Civil Liberties

March on Marriage Fails to Attract a Crowd at the Capitol, Gallup Knows Why


a picture of a protest at the U.S. Capitol
Credit: Courage Campaign @couragecampaign

Last Thursday, the National Organization for Marriage (NOM) held its second annual March on Marriage at the U.S. Capitol Building. Despite boasting big conservative names such as former U.S. Sen. Rick Santorum and former Arkansas Gov. Mike Huckabee, the event ended up having a tiny turnout.

Less than a month before the protest, Brian Brown, the president of NOM, wrote a blog post titled "Demand for Buses Is Overwhelming—We Need Your Help." He announced that his friend, New York state Sen. Ruben Diaz, was bringing over 100 buses and more than 5,000 people. Diaz also put out a press release the week before saying that anyone could ride the bus completely free of charge.

The Washington Blade estimated that there were about 2,000 people total in attendance. The picture in the top right shows a sparse crowd. The folks who did show up were surprisingly lethargic. Gawker noted that:

Even when implored to participate, these people who presumably took off work to prove how invested they are in maintaining gays' second-class citizenship, were quiet and otherwise unenthusiastic.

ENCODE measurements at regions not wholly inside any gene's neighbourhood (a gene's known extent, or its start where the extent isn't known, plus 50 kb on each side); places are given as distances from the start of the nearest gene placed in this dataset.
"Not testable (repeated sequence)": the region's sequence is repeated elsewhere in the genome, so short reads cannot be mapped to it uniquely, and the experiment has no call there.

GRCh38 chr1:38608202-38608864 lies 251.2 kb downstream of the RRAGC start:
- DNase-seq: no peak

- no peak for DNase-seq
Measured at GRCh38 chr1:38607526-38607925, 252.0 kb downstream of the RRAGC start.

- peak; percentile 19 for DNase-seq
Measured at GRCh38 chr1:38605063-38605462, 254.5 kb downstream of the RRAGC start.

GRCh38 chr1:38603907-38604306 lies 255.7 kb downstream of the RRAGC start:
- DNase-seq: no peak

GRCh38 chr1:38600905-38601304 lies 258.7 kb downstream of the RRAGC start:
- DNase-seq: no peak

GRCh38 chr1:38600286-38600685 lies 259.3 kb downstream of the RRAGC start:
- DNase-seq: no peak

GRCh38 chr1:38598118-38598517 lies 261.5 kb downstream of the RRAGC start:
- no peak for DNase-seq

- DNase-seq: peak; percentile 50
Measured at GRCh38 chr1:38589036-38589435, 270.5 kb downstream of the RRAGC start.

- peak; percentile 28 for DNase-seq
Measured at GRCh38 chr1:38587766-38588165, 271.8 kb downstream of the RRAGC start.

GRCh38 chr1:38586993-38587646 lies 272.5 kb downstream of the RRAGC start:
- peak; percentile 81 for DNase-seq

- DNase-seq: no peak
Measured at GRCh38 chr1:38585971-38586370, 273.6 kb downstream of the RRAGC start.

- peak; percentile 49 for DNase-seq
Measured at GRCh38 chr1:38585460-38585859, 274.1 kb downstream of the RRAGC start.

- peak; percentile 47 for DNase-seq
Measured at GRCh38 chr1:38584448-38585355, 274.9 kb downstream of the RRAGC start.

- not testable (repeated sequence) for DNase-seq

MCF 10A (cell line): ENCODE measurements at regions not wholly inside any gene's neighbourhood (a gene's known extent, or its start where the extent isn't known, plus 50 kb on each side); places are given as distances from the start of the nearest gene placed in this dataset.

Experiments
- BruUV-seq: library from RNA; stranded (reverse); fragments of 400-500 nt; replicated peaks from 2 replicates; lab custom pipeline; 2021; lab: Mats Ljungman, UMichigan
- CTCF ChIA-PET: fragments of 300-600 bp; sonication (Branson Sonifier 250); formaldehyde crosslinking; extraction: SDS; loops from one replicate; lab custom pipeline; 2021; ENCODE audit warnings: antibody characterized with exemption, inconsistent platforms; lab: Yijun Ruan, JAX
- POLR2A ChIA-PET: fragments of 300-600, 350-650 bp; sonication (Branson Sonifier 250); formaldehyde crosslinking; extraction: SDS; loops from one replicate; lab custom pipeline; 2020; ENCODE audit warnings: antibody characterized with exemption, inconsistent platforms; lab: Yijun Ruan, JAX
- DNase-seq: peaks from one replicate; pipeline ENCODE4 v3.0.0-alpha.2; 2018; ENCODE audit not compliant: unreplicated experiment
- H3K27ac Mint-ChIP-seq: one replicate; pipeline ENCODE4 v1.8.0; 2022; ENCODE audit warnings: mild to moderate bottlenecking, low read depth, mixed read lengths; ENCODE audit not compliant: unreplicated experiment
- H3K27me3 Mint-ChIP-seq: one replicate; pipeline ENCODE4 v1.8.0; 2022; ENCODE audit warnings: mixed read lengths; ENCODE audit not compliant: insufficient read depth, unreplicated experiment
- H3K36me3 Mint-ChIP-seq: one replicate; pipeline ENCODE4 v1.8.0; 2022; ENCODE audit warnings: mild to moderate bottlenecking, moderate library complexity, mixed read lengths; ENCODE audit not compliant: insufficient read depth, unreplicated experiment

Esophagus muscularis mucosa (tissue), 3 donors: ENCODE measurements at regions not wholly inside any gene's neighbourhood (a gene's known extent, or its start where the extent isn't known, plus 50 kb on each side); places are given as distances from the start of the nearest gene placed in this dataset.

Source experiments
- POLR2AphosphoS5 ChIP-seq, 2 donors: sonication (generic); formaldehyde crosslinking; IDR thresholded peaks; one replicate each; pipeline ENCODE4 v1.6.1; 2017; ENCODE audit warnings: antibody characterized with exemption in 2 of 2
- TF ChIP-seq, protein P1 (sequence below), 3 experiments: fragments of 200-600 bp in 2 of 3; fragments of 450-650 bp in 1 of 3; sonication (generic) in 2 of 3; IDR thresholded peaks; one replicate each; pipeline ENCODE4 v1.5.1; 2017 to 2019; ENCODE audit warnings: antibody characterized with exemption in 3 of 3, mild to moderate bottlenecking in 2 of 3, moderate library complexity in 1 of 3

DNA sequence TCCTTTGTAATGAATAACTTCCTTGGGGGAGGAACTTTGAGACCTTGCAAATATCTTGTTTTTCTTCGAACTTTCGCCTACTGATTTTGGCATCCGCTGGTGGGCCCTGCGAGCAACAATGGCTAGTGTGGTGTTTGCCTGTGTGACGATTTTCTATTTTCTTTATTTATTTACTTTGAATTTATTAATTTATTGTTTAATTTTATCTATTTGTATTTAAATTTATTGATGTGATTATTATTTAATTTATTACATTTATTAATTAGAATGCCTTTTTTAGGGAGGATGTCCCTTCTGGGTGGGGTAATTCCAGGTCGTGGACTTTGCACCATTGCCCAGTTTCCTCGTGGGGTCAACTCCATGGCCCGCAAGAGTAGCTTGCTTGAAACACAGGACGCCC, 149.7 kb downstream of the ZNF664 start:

One reason for the apathy from New York may have been that same-sex marriage has been legal there for three years already. Diaz's press release acknowledges the uphill battle:

You should also know that even though the New York State Legislature voted to approve the legality of same-sex marriage, we will still keep fighting the good fight and providing testimony that there are millions and millions of Americans who believe that the people should be allowed to vote on this matter. This way, instead of judges and legislators imposing their definition of marriage on our society, the people can decide once and for all.

But it's not clear a vote would come out how Diaz imagines. The most recent Gallup poll on the subject from last month shows that a record high 55 percent of Americans think that same-sex couples should be "recognized by the law as valid, with the same rights as traditional marriages." In many states, the people have already spoken and have decided in a popular vote that same-sex marriage should be legal. Abroad, France, Spain, Portugal, Brazil, Argentina, and many other countries now allow for gay marriage as well.